Monday 26 February 2018

Heuglin's wheatear at the waste water site

My first birding in Mauritania in nearly three weeks was at the waste water site. This is effectively my local patch these days. 

I don't expect new birds in the Nouakchott area any more as I have birded it intensively for over 18 months. However, it does still happen. 

It came in the form of a very scruffy Heuglin's wheatear

Heuglin's wheatear 1

I had already seen two northern wheatear and one Isabelline wheatear on site. This one immediately appeared different.

It's upright stance was reminiscent of an Isabelline wheatear but very little else was.

Heuglin's wheatear 2

It reminded me more  closely to the red-breasted wheatear I used to see in south west Saudi Arabia but was more slender and slightly smaller.

Some characteristics that I picked up on included the white throat and orange breast.

Heuglin's wheatear 3

It has the Heuglin's characteristic brown back and the orange from breast extends low down as seen on the flanks in the above picture.

Heuglin's wheatear 4

The white supercilium is weak but present.

Heuglin's wheatear 5

The tail pattern is visible in the fifth picture and is consistent with this species.

Heuglin's wheatear 6

On returning home on Sunday, I immediately sent these pictures to Nik Berrow who is co-author of the book "Birds of Western Africa". He supports the identification.

distribution of Heuglin's wheatear (source: BirdLife International)

The distribution of the bird includes Nouakchott towards its north west edge. However, it is either quite rare in the far west of its range or I and others have been overlooking it.

Near-by at the waste site I found a good concentration of warblers. This is in a corner of the site with much less water than the main body but, crucially, bushes right up to the water and mud's edge. 

spectacled warbler 1

Sardinian warbler has been the most common sylvia warbler all winter and yet in this session I failed to see a single one. Instead I got my first photos of a spectacled warbler in Mauritania.

spectacled warbler 2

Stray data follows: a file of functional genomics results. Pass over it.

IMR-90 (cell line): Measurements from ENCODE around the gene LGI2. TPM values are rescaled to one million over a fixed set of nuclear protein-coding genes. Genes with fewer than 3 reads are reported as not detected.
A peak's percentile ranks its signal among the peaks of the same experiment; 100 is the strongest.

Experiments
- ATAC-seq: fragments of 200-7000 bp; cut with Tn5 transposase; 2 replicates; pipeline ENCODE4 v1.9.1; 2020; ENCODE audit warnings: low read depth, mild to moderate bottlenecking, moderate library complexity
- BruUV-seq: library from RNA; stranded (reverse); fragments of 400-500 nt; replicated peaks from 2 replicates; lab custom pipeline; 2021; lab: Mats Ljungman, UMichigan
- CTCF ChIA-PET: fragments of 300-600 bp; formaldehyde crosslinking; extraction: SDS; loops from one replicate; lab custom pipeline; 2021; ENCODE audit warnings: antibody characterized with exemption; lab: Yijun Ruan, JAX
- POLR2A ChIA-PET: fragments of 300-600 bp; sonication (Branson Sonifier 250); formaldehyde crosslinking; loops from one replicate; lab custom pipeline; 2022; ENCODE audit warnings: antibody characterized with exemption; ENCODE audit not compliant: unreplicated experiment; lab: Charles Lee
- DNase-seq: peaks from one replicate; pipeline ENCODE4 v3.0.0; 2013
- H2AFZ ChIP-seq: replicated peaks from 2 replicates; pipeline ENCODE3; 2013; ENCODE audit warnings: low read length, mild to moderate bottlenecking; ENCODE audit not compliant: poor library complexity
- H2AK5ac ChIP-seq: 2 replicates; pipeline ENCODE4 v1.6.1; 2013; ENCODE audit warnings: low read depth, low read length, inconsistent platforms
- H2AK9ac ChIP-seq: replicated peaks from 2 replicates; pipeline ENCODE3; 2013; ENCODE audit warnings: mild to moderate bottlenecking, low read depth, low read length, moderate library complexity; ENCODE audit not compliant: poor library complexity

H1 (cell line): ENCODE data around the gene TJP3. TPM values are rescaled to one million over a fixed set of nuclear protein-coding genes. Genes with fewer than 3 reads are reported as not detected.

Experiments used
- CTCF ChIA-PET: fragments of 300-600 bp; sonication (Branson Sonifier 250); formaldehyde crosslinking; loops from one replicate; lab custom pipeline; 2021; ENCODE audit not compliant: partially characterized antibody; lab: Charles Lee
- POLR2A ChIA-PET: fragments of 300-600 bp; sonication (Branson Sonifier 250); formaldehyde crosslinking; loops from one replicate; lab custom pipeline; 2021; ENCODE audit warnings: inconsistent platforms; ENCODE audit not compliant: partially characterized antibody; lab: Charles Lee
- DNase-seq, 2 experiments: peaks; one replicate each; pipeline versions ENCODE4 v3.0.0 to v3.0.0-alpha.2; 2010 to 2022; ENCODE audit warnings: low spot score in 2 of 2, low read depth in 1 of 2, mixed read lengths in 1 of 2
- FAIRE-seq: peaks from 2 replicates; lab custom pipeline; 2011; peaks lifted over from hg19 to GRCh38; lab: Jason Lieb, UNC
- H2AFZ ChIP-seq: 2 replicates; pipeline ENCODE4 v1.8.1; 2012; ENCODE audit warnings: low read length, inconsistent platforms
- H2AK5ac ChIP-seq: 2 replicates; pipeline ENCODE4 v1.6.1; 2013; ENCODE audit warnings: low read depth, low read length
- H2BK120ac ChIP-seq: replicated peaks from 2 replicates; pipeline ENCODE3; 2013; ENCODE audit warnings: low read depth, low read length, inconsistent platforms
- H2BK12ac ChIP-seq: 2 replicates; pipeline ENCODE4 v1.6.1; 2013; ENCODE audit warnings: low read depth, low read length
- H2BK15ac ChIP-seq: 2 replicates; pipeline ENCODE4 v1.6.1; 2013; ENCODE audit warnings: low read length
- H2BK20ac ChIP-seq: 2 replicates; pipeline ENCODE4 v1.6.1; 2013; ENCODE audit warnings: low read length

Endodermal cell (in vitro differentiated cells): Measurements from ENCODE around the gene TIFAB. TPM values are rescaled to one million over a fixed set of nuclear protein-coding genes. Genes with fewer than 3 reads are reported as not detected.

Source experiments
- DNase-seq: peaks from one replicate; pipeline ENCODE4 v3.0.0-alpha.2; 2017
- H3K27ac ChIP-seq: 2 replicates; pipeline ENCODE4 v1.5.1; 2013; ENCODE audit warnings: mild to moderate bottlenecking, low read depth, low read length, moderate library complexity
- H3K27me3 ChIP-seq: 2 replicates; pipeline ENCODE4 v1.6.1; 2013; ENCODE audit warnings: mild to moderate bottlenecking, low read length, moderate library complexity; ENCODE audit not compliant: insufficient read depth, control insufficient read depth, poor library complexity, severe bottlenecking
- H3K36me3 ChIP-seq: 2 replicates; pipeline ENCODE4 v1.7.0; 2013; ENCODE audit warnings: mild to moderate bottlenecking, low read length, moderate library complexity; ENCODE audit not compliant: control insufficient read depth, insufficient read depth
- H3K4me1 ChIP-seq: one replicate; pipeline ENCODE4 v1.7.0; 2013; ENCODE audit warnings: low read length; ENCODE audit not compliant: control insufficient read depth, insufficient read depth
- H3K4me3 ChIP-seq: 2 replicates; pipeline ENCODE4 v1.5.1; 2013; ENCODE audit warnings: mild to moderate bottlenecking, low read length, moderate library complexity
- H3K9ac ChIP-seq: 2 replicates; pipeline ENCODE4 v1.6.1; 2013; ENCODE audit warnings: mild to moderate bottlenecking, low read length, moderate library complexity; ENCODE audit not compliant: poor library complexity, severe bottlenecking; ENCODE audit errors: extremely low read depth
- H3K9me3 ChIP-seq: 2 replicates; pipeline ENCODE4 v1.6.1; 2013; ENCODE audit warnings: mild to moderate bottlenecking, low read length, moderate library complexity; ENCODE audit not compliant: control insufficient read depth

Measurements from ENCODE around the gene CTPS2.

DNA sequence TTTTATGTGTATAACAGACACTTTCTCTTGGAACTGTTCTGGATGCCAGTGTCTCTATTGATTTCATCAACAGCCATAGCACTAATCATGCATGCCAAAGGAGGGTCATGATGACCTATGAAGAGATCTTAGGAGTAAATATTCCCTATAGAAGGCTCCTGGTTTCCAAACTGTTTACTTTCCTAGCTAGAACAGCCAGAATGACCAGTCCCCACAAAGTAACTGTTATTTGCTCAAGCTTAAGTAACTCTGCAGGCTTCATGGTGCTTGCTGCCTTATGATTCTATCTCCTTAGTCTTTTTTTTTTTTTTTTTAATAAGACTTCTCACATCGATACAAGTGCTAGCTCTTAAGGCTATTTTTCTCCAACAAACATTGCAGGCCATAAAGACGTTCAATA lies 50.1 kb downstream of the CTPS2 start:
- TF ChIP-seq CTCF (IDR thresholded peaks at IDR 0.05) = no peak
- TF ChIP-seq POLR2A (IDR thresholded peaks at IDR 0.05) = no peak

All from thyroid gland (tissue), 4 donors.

A western sub-alpine warbler also obliged.

western sub-alpine warbler

Completing the types of sylvia warblers was a single female blackcap.

female blackcap

However, the most numerous warblers at this spot, once again were common chiffchaff and Iberian chiffchaff in roughly equal proportions.

A lone yellow wagtail was also found near-by whereas the rest of the site had only white wagtail.

yellow wagtail

A flock of Sudanese golden sparrow and a small number of house sparrow were also attracted to the same small corner of the site. 

Sudanese golden sparrow

A young southern grey shrike was one of the noisiest birds around.

southern grey shrike

There have been two or three hoopoe on site all winter. I suspect they have been the same birds.


Laughing dove is usually the main dove but in autumn for a couple of weeks it can be European turtle dove. In summer it can be speckled pigeon. This time the namaqua dove numbers rivalled those of laugihng dove.

Namaqua dove

The group of common teal have finally left the main body of water. The waders were nothing special though the ruff numbers are up and a small minority are turning into breeding plumage.

greenshank and little stint

The only greenshank is shown with several little stint in the main water body.

In all I saw 30 species which is up from the mid-winter lows and a sign of what is soon to come as spring approaches.

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